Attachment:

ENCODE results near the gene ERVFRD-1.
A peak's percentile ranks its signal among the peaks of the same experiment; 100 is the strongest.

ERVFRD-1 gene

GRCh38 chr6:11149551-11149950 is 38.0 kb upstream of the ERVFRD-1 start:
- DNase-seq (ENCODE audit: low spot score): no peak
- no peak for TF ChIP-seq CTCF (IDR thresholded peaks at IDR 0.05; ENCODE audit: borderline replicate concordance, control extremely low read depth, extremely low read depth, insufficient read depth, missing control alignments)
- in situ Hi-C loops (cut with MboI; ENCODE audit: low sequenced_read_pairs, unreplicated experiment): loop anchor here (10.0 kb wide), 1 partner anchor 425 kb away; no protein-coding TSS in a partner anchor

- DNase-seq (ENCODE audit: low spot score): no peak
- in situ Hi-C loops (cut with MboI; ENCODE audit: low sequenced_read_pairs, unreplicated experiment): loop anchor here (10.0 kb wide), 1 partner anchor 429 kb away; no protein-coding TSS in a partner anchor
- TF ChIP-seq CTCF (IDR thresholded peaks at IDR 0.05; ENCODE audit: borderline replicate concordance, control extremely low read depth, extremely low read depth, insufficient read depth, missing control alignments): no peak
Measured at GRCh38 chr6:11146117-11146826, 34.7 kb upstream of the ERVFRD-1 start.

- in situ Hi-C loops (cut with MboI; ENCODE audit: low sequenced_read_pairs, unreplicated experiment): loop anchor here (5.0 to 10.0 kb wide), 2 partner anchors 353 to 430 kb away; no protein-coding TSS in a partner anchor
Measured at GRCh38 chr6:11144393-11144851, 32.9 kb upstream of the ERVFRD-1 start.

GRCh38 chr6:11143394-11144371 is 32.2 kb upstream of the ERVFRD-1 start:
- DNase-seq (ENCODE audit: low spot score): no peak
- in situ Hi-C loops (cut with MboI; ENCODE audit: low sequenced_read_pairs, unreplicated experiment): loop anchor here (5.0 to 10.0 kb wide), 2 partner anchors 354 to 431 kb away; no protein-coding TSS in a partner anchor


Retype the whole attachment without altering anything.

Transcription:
ENCODE results near the gene ERVFRD-1.
A peak's percentile ranks its signal among the peaks of the same experiment; 100 is the strongest.

ERVFRD-1 gene

GRCh38 chr6:11149551-11149950 is 38.0 kb upstream of the ERVFRD-1 start:
- DNase-seq (ENCODE audit: low spot score): no peak
- no peak for TF ChIP-seq CTCF (IDR thresholded peaks at IDR 0.05; ENCODE audit: borderline replicate concordance, control extremely low read depth, extremely low read depth, insufficient read depth, missing control alignments)
- in situ Hi-C loops (cut with MboI; ENCODE audit: low sequenced_read_pairs, unreplicated experiment): loop anchor here (10.0 kb wide), 1 partner anchor 425 kb away; no protein-coding TSS in a partner anchor

- DNase-seq (ENCODE audit: low spot score): no peak
- in situ Hi-C loops (cut with MboI; ENCODE audit: low sequenced_read_pairs, unreplicated experiment): loop anchor here (10.0 kb wide), 1 partner anchor 429 kb away; no protein-coding TSS in a partner anchor
- TF ChIP-seq CTCF (IDR thresholded peaks at IDR 0.05; ENCODE audit: borderline replicate concordance, control extremely low read depth, extremely low read depth, insufficient read depth, missing control alignments): no peak
Measured at GRCh38 chr6:11146117-11146826, 34.7 kb upstream of the ERVFRD-1 start.

- in situ Hi-C loops (cut with MboI; ENCODE audit: low sequenced_read_pairs, unreplicated experiment): loop anchor here (5.0 to 10.0 kb wide), 2 partner anchors 353 to 430 kb away; no protein-coding TSS in a partner anchor
Measured at GRCh38 chr6:11144393-11144851, 32.9 kb upstream of the ERVFRD-1 start.

GRCh38 chr6:11143394-11144371 is 32.2 kb upstream of the ERVFRD-1 start:
- DNase-seq (ENCODE audit: low spot score): no peak
- in situ Hi-C loops (cut with MboI; ENCODE audit: low sequenced_read_pairs, unreplicated experiment): loop anchor here (5.0 to 10.0 kb wide), 2 partner anchors 354 to 431 kb away; no protein-coding TSS in a partner anchor